Holding a memorial service in the days, weeks or even months following the death of a loved one provides an alternative to a traditional funeral. Although memorial services don't have to stick to a formal structure, a common element of this event is the memorial table -- a decorated table that essentially tells the life story of the person who has passed away. Photos are a key element of any memorial table, but shouldn't be the only tools you use to tell the story. With the right approach, you can build a memorial table that proudly pays tribute to the person being honored.
Dig For Photos
Do your best to dig through family photo albums and close relatives' personal collections to find photos from various times in the person's life. It's ideal to have photos from throughout the years, including photos of the person as a child, on his or her graduation and wedding days, with family and enjoying a beloved hobby. For example, if the person loved golf or traveling, a photo depicting him or her on a favorite golf course or relaxing on a cruise ship is suitable. You can display a handful of photos in frames around the table, glued to a board hung on the wall behind the table or, as a modern touch, load the photos into a digital frame that will play a slideshow throughout the service.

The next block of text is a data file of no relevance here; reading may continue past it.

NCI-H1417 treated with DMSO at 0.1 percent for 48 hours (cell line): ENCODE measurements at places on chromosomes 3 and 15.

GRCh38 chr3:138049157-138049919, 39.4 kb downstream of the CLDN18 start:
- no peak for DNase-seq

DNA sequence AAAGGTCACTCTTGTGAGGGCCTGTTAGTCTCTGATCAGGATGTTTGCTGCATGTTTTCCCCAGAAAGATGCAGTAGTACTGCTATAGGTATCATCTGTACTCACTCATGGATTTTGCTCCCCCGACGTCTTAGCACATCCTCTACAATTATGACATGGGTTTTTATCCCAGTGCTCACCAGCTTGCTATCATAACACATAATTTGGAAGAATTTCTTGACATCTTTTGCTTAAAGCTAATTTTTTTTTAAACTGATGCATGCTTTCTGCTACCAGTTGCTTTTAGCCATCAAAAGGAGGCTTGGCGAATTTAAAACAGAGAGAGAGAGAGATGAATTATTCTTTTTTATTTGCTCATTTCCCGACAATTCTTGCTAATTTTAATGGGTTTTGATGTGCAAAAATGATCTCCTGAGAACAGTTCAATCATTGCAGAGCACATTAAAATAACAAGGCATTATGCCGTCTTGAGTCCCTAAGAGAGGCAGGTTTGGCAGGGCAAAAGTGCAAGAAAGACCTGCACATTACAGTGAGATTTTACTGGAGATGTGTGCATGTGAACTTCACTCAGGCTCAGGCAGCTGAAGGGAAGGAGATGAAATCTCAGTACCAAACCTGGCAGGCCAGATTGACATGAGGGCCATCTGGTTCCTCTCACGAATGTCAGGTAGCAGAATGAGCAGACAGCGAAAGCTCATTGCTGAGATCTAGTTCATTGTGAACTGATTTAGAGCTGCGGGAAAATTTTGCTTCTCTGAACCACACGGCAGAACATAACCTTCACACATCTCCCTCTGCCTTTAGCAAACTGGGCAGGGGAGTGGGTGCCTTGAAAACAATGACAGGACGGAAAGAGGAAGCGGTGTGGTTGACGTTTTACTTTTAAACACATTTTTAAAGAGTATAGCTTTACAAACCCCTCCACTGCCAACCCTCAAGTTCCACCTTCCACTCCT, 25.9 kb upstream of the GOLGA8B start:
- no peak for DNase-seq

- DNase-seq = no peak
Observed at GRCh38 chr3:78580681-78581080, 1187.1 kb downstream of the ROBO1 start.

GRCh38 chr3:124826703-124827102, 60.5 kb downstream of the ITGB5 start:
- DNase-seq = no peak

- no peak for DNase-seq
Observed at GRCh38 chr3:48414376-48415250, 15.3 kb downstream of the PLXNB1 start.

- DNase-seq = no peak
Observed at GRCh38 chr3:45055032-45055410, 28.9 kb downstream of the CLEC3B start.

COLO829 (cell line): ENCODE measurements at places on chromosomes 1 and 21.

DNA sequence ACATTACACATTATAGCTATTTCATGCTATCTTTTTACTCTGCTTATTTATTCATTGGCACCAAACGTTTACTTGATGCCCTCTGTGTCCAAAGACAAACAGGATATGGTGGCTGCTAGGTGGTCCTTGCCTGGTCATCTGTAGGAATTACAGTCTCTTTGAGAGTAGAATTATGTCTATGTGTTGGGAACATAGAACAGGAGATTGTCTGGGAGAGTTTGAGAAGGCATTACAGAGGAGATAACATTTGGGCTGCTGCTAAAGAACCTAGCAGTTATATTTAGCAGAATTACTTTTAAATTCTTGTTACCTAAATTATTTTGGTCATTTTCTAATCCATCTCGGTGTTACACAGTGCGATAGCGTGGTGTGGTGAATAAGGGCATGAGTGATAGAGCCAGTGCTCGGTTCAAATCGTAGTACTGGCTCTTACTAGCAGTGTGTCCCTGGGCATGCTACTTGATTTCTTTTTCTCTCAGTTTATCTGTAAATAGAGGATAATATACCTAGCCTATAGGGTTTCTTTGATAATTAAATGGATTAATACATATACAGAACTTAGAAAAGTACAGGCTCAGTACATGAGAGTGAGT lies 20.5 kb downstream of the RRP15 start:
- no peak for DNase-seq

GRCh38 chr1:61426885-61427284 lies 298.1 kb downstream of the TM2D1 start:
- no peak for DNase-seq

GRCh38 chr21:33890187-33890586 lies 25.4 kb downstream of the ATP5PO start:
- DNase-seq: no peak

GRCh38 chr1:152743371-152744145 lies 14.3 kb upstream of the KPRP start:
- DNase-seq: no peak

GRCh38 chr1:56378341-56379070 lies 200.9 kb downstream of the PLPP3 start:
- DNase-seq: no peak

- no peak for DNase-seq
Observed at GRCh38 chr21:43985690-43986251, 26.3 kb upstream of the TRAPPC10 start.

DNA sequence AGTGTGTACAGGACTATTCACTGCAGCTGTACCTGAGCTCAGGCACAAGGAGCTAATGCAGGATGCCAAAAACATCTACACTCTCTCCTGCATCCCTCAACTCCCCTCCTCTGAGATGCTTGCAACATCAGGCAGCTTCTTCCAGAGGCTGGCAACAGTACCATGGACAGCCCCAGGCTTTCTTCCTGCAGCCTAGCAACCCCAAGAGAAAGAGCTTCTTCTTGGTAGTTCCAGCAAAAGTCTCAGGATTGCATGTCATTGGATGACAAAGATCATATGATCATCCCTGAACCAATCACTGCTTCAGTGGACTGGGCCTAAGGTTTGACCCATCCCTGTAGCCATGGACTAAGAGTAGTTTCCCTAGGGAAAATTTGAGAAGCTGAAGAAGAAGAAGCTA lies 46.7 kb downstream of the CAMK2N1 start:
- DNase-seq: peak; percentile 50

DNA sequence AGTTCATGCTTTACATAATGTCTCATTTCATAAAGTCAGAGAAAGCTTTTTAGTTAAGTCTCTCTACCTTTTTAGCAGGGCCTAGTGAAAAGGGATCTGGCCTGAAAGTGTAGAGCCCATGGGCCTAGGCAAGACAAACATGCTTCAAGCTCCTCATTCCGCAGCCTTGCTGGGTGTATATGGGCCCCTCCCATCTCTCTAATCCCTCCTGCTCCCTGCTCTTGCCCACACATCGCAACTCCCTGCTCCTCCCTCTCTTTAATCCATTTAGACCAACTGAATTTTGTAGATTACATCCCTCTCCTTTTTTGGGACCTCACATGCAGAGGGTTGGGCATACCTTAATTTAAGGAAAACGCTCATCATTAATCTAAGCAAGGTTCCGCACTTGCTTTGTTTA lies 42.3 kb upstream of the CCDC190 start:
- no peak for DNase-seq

Use Cherished Mementos
Items from the person's life can really make the memorial table a focal point in the room. Think of the personal possessions that the person either valued or that effectively share information about the person. If the person was an avid gardener and always wore a specific hat, place the hat on the table alongside a bouquet of his or her favorite flowers. For someone who closely followed a certain professional football team, display ticket stubs or a jersey. Whatever the person's interests, some related mementos can greatly augment the look of the table and the story it tells.
If the person didn't have a surplus of personal possessions -- perhaps because he or she decluttered later in life -- ask family members and friends if they have anything that can contribute to the table. Whether it's a personal artifact that the deceased family member gave someone else or an old photo from a key time in the person's life, asking around can turn a routine memorial table into one that really stands out.
For more information about memorial services, consider visiting a funeral home like Richard H Keenan Funeral Home.